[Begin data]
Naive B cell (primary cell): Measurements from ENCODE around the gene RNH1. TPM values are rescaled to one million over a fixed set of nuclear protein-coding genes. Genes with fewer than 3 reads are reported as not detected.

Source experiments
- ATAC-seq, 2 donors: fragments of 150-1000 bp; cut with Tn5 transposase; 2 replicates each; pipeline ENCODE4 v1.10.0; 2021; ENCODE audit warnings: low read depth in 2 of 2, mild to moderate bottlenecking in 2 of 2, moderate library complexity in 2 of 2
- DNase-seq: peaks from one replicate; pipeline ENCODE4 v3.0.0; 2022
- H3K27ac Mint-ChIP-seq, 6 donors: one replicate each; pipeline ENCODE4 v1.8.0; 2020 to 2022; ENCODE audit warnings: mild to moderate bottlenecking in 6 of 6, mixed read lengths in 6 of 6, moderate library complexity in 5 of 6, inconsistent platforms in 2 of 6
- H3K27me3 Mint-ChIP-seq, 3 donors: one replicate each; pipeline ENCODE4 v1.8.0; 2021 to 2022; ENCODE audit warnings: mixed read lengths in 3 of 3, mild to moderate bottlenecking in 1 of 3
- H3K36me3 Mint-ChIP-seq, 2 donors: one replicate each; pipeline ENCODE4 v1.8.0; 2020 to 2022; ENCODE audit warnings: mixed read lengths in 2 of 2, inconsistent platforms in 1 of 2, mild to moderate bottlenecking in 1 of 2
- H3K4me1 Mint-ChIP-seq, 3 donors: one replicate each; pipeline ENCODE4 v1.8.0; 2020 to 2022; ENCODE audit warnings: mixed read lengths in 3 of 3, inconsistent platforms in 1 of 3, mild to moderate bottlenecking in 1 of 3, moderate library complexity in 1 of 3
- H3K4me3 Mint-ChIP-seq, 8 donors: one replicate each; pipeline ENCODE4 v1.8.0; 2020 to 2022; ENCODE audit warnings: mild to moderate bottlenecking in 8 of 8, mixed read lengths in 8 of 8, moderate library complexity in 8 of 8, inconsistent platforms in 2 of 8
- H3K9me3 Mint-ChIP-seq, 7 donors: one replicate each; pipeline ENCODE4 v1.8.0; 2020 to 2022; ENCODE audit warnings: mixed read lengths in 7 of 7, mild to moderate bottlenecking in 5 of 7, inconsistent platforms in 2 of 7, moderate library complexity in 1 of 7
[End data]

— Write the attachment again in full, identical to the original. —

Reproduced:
Naive B cell (primary cell): Measurements from ENCODE around the gene RNH1. TPM values are rescaled to one million over a fixed set of nuclear protein-coding genes. Genes with fewer than 3 reads are reported as not detected.

Source experiments
- ATAC-seq, 2 donors: fragments of 150-1000 bp; cut with Tn5 transposase; 2 replicates each; pipeline ENCODE4 v1.10.0; 2021; ENCODE audit warnings: low read depth in 2 of 2, mild to moderate bottlenecking in 2 of 2, moderate library complexity in 2 of 2
- DNase-seq: peaks from one replicate; pipeline ENCODE4 v3.0.0; 2022
- H3K27ac Mint-ChIP-seq, 6 donors: one replicate each; pipeline ENCODE4 v1.8.0; 2020 to 2022; ENCODE audit warnings: mild to moderate bottlenecking in 6 of 6, mixed read lengths in 6 of 6, moderate library complexity in 5 of 6, inconsistent platforms in 2 of 6
- H3K27me3 Mint-ChIP-seq, 3 donors: one replicate each; pipeline ENCODE4 v1.8.0; 2021 to 2022; ENCODE audit warnings: mixed read lengths in 3 of 3, mild to moderate bottlenecking in 1 of 3
- H3K36me3 Mint-ChIP-seq, 2 donors: one replicate each; pipeline ENCODE4 v1.8.0; 2020 to 2022; ENCODE audit warnings: mixed read lengths in 2 of 2, inconsistent platforms in 1 of 2, mild to moderate bottlenecking in 1 of 2
- H3K4me1 Mint-ChIP-seq, 3 donors: one replicate each; pipeline ENCODE4 v1.8.0; 2020 to 2022; ENCODE audit warnings: mixed read lengths in 3 of 3, inconsistent platforms in 1 of 3, mild to moderate bottlenecking in 1 of 3, moderate library complexity in 1 of 3
- H3K4me3 Mint-ChIP-seq, 8 donors: one replicate each; pipeline ENCODE4 v1.8.0; 2020 to 2022; ENCODE audit warnings: mild to moderate bottlenecking in 8 of 8, mixed read lengths in 8 of 8, moderate library complexity in 8 of 8, inconsistent platforms in 2 of 8
- H3K9me3 Mint-ChIP-seq, 7 donors: one replicate each; pipeline ENCODE4 v1.8.0; 2020 to 2022; ENCODE audit warnings: mixed read lengths in 7 of 7, mild to moderate bottlenecking in 5 of 7, inconsistent platforms in 2 of 7, moderate library complexity in 1 of 7